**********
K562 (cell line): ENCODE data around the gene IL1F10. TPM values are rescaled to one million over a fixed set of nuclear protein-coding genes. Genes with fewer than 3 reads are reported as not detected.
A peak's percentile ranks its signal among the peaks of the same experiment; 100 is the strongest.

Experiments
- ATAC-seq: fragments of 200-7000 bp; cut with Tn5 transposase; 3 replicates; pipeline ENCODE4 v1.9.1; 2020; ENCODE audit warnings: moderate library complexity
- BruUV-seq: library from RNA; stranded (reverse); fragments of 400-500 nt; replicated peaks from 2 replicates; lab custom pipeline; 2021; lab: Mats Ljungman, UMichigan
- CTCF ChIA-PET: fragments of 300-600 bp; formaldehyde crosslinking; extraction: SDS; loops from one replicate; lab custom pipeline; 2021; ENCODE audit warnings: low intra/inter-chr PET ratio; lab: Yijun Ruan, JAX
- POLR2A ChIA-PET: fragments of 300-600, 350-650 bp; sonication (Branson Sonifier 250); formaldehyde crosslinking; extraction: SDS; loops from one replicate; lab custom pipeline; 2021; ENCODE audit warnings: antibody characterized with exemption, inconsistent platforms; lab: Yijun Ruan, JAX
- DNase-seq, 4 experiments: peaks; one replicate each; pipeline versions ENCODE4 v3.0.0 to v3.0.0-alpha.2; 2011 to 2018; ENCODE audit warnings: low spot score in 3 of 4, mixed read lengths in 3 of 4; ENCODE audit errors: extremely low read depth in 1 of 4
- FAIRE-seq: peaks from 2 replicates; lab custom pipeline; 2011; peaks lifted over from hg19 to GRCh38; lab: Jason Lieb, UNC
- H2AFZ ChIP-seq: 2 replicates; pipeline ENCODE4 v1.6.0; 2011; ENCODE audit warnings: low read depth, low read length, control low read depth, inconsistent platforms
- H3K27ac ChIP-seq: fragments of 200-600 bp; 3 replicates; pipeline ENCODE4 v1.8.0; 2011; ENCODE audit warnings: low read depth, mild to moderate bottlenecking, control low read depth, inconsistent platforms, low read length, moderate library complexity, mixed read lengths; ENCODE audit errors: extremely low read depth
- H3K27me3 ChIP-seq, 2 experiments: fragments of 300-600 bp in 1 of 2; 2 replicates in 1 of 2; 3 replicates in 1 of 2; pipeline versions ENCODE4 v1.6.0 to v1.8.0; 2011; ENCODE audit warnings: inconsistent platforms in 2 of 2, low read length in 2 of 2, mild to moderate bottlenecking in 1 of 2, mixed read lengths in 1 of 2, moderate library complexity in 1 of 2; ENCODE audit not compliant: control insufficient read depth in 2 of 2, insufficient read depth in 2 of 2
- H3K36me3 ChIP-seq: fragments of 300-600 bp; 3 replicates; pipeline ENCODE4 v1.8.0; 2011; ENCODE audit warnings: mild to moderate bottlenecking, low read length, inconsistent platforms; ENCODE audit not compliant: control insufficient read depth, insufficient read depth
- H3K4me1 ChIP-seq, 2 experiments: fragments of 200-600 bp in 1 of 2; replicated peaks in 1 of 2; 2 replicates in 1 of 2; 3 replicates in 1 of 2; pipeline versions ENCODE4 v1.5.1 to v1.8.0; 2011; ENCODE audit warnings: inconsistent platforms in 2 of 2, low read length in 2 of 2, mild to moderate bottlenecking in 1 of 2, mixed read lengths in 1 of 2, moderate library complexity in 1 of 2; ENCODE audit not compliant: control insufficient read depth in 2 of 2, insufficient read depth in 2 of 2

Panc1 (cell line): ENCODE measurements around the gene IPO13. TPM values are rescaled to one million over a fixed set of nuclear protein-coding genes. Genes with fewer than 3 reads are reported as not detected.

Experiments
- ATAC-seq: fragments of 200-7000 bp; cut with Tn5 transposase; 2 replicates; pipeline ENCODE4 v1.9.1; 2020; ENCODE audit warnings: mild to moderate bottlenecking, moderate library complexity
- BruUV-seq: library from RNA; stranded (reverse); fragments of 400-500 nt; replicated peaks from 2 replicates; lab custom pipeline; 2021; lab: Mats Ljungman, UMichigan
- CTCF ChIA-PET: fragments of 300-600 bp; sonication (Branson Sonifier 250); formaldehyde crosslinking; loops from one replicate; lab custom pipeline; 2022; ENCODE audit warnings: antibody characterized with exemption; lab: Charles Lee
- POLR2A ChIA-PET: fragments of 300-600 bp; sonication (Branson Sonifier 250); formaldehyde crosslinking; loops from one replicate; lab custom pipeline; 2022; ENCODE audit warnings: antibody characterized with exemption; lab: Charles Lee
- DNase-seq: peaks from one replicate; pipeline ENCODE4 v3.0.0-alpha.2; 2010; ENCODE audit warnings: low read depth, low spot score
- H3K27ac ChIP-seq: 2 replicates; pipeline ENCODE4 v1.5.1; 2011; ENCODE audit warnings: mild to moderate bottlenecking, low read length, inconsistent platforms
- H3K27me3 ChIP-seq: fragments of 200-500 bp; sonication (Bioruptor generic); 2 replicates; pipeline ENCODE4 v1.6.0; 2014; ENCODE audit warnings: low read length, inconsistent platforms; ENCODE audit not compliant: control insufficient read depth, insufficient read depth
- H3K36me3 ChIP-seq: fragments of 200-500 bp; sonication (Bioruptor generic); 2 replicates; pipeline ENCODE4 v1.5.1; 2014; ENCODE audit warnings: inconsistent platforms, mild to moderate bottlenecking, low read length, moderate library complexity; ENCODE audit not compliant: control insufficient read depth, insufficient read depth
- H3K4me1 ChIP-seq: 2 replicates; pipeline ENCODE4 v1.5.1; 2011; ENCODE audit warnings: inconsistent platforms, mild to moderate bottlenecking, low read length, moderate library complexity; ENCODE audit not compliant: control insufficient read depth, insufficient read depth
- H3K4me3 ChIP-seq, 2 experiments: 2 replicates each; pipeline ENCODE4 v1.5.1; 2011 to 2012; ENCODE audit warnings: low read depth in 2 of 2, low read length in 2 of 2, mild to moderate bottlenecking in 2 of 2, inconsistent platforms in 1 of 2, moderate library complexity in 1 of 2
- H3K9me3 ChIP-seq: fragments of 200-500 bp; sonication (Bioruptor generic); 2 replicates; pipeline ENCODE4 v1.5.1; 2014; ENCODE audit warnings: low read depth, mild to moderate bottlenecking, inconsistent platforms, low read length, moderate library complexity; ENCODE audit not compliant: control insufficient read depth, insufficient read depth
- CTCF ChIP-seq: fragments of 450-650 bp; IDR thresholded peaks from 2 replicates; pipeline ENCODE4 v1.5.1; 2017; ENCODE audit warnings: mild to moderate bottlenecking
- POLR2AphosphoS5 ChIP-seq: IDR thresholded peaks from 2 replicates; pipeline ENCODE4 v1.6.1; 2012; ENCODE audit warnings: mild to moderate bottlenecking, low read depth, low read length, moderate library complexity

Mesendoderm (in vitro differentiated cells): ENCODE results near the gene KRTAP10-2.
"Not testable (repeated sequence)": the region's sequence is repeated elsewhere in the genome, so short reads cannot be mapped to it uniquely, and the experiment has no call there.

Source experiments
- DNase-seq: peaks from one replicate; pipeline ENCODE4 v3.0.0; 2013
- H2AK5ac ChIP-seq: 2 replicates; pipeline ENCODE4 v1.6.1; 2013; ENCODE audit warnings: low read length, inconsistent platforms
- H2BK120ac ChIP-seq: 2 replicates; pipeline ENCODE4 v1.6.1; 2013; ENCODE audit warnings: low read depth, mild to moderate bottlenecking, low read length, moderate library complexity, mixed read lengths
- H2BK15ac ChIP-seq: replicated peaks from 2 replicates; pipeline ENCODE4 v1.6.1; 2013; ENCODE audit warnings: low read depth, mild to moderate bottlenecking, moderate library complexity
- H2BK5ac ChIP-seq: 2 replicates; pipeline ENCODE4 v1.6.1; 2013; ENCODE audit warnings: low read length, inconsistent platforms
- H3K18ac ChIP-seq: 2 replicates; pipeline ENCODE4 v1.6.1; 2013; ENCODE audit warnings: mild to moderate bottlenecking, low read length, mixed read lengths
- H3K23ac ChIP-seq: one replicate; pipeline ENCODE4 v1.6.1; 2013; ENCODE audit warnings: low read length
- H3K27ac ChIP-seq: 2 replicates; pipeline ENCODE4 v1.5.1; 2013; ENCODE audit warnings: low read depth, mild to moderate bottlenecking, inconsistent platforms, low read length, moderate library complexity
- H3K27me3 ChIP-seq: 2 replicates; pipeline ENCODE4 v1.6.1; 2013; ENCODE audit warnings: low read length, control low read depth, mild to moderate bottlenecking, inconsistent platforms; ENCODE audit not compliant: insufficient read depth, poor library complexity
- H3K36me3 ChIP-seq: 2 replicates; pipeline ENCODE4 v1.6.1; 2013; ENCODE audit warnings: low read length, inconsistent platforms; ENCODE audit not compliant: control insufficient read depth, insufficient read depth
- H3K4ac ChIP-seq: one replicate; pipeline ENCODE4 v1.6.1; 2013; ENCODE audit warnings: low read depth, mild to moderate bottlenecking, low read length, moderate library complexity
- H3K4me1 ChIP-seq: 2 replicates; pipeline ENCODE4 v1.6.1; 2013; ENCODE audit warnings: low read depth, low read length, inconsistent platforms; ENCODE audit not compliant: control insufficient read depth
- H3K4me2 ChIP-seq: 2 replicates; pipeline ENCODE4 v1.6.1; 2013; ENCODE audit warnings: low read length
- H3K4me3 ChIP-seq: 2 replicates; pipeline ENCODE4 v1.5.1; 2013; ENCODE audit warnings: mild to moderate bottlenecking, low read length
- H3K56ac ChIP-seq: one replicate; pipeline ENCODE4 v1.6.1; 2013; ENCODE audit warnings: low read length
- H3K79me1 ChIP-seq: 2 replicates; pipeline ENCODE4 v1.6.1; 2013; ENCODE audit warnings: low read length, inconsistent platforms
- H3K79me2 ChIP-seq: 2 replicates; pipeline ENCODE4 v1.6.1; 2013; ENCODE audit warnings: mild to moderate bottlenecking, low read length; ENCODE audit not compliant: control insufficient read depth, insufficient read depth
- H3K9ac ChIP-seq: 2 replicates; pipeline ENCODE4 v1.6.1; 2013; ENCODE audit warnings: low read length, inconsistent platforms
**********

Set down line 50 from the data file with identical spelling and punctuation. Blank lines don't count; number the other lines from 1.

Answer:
- H3K9ac ChIP-seq: 2 replicates; pipeline ENCODE4 v1.6.1; 2013; ENCODE audit warnings: low read length, inconsistent platforms